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General coordination: Darfur displaced demand justice

March 25 - 2020 KALMA
An aerial view of Kalma camp near Nyala, South Darfur (file photo)
An aerial view of Kalma camp near Nyala, South Darfur (file photo)

The displaced people of Darfur demand justice, security, investigations into crimes against humanity, civil liberties, and the disarmament of militias as their top priorities, their spokesmen says.

In an interview with Radio Dabanga, Yagoub Abdallah, Chairman of the Darfur Displaced and Refugees General Coordination, stressed that transitional justice is necessary to achieve peace.

This means that all those indicted must be handed over to the International Criminal Court (ICC), especially ousted president Omar Al Bashir. Reform of the justice system is necessary as well, he added, “to try all other criminals”. Weapons must be collected. Mechanisms must be put in place to develop new laws to implement peace.

Abdallah stated that all new settlers must be removed from the lands they now occupy. These lands must be returned to their owners. Individual and collective compensations must be awarded when peace and security have been achieved.

When justice has been achieved, a commission must be established “to restore harm done and create tolerance that leads to reconciliation”, he demanded. This commission must work under international supervision, and be composed of experts from the state, the armed rebel movements, and the displaced and refugees themselves.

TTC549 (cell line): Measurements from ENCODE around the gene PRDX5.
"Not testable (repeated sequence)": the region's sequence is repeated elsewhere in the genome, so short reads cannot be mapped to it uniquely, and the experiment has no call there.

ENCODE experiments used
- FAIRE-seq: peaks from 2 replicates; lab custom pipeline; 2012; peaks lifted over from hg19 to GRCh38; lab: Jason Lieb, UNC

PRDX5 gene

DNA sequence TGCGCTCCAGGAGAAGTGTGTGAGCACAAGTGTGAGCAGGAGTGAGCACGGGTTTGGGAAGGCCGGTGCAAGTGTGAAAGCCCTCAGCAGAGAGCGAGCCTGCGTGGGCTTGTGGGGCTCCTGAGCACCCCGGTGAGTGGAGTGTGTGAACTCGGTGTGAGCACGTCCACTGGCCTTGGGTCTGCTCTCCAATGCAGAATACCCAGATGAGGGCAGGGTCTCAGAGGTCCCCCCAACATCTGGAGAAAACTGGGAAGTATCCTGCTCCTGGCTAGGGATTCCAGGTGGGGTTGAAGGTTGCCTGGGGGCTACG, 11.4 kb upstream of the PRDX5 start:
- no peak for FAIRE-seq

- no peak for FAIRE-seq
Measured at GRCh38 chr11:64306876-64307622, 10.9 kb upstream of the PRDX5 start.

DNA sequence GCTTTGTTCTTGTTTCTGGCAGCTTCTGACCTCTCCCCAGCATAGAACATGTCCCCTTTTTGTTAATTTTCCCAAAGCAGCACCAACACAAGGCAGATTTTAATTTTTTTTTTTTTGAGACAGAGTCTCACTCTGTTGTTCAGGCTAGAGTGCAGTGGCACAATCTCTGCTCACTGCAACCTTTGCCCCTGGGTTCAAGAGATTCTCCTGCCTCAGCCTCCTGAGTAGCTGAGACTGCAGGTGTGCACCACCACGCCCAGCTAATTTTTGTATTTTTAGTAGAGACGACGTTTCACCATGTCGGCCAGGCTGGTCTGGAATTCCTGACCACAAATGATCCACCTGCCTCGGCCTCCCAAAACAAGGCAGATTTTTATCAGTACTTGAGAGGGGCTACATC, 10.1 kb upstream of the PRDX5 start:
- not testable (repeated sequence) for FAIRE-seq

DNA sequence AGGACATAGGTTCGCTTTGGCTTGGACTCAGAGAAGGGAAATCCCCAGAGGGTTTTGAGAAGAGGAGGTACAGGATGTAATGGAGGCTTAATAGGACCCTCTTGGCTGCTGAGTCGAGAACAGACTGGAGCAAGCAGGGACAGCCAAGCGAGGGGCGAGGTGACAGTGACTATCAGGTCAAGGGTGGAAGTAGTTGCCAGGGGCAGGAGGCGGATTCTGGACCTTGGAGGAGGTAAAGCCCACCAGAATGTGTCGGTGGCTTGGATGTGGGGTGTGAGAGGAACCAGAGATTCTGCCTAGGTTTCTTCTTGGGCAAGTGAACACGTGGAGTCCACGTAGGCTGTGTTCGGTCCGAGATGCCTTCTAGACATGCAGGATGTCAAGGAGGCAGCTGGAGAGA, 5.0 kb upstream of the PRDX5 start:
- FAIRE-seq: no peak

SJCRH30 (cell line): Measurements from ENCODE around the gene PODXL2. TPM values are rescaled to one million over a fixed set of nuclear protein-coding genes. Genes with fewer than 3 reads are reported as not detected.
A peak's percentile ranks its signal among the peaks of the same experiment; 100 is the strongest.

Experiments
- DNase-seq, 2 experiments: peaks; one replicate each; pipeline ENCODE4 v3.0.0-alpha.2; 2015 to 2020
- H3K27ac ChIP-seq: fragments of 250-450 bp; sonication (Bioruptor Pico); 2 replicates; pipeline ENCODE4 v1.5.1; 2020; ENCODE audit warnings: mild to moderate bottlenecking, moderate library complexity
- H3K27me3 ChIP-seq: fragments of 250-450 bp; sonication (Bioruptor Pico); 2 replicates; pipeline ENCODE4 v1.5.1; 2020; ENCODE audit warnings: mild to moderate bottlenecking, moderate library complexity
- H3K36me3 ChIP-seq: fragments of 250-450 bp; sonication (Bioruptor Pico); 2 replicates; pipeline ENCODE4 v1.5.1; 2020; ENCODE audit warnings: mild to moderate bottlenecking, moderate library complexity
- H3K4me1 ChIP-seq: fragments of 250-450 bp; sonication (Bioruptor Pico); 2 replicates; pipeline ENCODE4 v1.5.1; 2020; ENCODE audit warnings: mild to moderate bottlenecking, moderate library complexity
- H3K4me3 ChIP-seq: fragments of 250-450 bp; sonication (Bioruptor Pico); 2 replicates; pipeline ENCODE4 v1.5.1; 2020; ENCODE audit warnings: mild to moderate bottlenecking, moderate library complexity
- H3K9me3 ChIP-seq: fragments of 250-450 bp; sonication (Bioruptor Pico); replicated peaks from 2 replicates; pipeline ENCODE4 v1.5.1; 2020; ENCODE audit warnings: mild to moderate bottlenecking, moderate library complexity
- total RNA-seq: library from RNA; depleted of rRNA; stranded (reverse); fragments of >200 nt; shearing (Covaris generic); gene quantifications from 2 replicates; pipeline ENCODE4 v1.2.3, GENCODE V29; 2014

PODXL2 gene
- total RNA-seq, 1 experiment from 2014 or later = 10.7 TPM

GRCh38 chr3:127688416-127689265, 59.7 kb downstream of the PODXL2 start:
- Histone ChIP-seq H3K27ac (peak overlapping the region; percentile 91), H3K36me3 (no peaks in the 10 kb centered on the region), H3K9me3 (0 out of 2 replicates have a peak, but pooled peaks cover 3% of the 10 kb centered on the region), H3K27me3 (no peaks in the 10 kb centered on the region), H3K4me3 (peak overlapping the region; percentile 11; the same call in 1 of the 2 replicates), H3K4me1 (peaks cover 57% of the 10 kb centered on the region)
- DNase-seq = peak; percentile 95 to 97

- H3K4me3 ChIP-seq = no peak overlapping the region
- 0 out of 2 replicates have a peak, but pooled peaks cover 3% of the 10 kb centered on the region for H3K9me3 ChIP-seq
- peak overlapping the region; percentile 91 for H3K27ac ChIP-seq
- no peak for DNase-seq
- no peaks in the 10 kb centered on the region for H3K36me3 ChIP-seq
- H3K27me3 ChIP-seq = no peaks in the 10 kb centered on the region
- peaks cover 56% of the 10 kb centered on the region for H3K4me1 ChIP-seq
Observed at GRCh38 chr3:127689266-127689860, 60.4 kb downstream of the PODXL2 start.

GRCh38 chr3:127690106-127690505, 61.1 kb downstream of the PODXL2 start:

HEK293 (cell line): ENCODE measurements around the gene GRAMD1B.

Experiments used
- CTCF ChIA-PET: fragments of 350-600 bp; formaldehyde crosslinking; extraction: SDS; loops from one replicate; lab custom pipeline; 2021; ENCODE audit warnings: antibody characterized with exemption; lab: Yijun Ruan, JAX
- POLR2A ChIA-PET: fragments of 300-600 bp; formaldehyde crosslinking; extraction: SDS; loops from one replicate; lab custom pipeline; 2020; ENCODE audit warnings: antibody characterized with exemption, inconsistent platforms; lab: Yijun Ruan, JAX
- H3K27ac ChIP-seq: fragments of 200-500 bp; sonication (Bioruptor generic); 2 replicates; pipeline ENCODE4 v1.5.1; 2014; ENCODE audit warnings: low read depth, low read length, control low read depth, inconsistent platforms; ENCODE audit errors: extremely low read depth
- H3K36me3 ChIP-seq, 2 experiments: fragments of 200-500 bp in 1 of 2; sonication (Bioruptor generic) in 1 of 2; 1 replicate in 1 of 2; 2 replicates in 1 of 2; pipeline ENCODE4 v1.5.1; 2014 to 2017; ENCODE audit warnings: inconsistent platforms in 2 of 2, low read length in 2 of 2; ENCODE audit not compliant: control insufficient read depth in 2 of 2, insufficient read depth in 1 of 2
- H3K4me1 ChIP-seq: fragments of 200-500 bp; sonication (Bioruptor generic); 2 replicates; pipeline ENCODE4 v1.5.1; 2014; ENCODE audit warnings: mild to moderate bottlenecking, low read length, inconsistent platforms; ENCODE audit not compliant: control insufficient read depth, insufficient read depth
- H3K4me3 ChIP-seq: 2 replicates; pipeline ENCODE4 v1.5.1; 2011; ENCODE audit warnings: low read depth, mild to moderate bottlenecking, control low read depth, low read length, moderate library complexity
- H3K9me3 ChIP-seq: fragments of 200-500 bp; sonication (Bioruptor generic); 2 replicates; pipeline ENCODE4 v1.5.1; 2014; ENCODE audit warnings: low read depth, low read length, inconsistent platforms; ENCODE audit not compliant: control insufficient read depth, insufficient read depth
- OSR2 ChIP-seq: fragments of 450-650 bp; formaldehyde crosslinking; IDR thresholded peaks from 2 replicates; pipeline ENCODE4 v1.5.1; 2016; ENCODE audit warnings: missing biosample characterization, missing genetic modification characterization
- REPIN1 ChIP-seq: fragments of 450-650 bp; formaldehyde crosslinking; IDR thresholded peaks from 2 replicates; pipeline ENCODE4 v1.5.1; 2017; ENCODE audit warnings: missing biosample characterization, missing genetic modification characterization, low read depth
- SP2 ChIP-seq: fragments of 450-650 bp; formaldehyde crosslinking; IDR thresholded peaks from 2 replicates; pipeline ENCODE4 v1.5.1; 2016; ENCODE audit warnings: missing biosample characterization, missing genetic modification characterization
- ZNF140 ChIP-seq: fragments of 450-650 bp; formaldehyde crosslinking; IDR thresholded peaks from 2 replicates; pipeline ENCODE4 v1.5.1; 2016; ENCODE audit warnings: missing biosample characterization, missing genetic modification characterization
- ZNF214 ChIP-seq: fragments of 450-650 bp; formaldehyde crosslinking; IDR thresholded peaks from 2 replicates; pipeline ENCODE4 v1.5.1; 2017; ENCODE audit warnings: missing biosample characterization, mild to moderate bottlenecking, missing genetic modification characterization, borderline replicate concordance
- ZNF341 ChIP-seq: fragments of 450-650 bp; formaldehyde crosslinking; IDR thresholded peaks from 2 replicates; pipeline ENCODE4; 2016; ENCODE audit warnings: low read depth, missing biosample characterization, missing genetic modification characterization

The assessment of the individual and collective compensations awarded must be based on international standards, Abdallah said. In the view of the displaced, collective compensation must include the reconstruction of all villages that have been destroyed or burned, provision of water, electricity, health care, education, law enforcement, and agricultural assistance.


A Transitional Justice and Peaceful Coexistence Workshop was concluded in Kalma camp for the displaced near Nyala in South Darfur on Tuesday. A large number of camp administrators and camp residents took part.

Idris Haroun, who lives in Kalma camp, told Radio Dabanga that the workshop was organised by the camp’s Sudan Democracy First Group, and that it started on Monday.

He explained that the workshop discussed how criminals are to be handed over to the ICC, how the new settlers (who have occupied the lands of the displaced) are to be expelled, how weapons are to be collected, how individual and collective compensation is to be awarded, how villages are to be reconstructed, how the displaced can voluntarily return and how power sharing with the victims can be achieved.


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